Code of Practice

All SFE members are expected to provide high quality legal advice to their older and vulnerable costs. They will do this as cost efficiently and effectively as they can, but above all, their advice will always be in the best interests of older and vulnerable clients, respecting their dignity and will take into account their need for a holistic approach to problem solving. They will endeavour to follow a plain English policy i.e. will communicate in easy, understandable language and will explain any necessary legal terminology.

All SFE members must carefully read the SFE Code of Practice and before becoming an SFE member, they must agree to abide by the code as it embodies the ethos and values of SFE.

SFE CODE OF PRACTICE

This Code of Practice has been established for our members to follow when advising their clients.

Relationship with the Client

  1. Members should act with honesty and integrity at all times and should always act only in the best interests of their clients, respecting their dignity and will take into account their need for a holistic approach to problem solving.
  2. Members should be mindful of the well-being of their clients at all times.
  3. When dealing with older or vulnerable clients, members should allow their clients the assistance of a trusted friend or family member or advocate if that is in the client's best interests. However, members should be mindful of potential issues of undue influence and should ensure that they have an opportunity to see the client alone.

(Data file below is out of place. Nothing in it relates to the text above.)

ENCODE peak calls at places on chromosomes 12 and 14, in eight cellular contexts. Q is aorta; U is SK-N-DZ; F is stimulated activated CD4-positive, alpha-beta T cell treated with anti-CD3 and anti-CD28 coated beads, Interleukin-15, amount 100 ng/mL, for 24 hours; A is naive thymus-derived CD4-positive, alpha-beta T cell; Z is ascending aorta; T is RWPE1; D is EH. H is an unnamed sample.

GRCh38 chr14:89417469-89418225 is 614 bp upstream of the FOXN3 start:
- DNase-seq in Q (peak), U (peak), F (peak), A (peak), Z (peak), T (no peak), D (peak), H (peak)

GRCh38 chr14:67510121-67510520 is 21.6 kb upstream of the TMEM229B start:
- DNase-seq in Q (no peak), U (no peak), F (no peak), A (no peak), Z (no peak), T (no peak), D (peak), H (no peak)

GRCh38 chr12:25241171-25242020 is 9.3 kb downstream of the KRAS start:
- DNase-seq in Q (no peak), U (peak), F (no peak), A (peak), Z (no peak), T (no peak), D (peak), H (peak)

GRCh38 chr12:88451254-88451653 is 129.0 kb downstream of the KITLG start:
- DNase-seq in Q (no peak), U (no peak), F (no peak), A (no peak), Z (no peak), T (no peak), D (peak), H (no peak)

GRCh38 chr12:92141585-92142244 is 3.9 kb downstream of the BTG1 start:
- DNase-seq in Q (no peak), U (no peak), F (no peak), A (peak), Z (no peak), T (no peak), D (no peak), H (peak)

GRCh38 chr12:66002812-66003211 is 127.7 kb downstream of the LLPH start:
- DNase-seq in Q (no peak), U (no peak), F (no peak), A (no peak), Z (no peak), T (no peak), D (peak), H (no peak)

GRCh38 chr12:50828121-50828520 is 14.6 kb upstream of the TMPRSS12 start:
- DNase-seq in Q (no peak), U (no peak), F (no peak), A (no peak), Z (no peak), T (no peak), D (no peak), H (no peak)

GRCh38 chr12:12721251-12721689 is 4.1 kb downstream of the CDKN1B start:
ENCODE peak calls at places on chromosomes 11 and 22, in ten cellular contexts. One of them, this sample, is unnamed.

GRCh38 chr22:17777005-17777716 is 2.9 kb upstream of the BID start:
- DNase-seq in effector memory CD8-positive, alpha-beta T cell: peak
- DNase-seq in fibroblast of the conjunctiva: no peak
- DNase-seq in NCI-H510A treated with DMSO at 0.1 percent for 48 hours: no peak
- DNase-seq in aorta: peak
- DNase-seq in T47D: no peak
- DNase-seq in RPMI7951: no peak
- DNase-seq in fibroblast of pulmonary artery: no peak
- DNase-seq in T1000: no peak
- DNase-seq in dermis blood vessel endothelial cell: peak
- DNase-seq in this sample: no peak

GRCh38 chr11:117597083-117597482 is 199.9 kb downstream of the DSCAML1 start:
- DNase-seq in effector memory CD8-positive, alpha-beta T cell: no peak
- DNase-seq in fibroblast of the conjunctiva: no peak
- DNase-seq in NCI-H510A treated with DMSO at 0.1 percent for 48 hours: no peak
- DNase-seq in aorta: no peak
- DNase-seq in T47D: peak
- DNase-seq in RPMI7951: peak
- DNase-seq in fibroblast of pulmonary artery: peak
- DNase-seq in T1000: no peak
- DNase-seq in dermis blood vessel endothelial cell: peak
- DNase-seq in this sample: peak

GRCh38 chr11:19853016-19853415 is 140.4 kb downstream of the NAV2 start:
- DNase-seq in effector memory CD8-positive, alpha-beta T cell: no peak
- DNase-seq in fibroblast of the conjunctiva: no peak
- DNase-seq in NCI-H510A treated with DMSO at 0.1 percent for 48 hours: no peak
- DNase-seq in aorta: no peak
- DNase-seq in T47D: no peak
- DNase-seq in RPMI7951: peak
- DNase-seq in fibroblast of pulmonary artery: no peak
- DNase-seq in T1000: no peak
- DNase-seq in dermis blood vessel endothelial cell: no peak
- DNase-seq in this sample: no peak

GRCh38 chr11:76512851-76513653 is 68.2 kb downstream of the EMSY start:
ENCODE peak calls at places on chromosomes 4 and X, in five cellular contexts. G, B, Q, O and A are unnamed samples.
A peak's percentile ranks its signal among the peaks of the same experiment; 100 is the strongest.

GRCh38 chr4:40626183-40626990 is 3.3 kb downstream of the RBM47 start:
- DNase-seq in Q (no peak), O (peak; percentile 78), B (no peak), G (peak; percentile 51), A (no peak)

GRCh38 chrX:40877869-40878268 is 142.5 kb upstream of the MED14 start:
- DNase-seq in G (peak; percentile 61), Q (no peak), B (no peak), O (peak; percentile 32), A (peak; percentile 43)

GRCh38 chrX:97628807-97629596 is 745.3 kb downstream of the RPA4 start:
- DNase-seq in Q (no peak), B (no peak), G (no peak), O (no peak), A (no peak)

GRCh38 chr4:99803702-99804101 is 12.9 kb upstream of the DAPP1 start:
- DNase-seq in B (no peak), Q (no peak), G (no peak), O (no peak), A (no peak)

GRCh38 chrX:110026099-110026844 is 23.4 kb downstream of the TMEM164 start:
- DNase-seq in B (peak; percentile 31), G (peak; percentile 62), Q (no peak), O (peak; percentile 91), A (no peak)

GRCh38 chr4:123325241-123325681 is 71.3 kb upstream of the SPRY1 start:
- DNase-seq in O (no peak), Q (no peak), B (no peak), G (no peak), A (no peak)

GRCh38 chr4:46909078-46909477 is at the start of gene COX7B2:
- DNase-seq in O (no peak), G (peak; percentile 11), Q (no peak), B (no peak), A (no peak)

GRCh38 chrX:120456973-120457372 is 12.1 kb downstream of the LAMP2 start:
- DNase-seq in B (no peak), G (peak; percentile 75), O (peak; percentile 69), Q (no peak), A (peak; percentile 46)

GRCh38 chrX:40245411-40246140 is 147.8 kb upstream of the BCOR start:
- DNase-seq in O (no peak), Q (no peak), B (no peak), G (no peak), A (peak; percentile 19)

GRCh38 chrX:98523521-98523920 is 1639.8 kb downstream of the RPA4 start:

4. Members should be aware of the risks of potential abuse, financial or otherwise to their clients and take relevant action if they believe that abuse is taking place.
  5. Members should be sensitive to the client's needs. They should be aware of any potential difficulties with vision or hearing that the client may have and ensure that this is taken into account when communicating with their clients. Documents and correspondence may need to be produced in large print or Braille. Where the client has difficulties with hearing or speech, an appropriate speech and language therapist or sign language interpreter may be needed in order that members can communicate with the client and allow the client to give instructions. The pace and duration of any meeting will need to be adapted according to the particular needs of the client.
  6. Members should ensure all practicable steps are taken to maximise decision making potential, particularly for those who may be compromised by physical, emotional and mental difficulties.
  7. Members will communicate in plain English and should avoid the use of legal jargon where possible. When legal terminology has to be used, members should make sure that they are satisfied that the client has been given a proper explanation of the terms used and that they understand the explanation.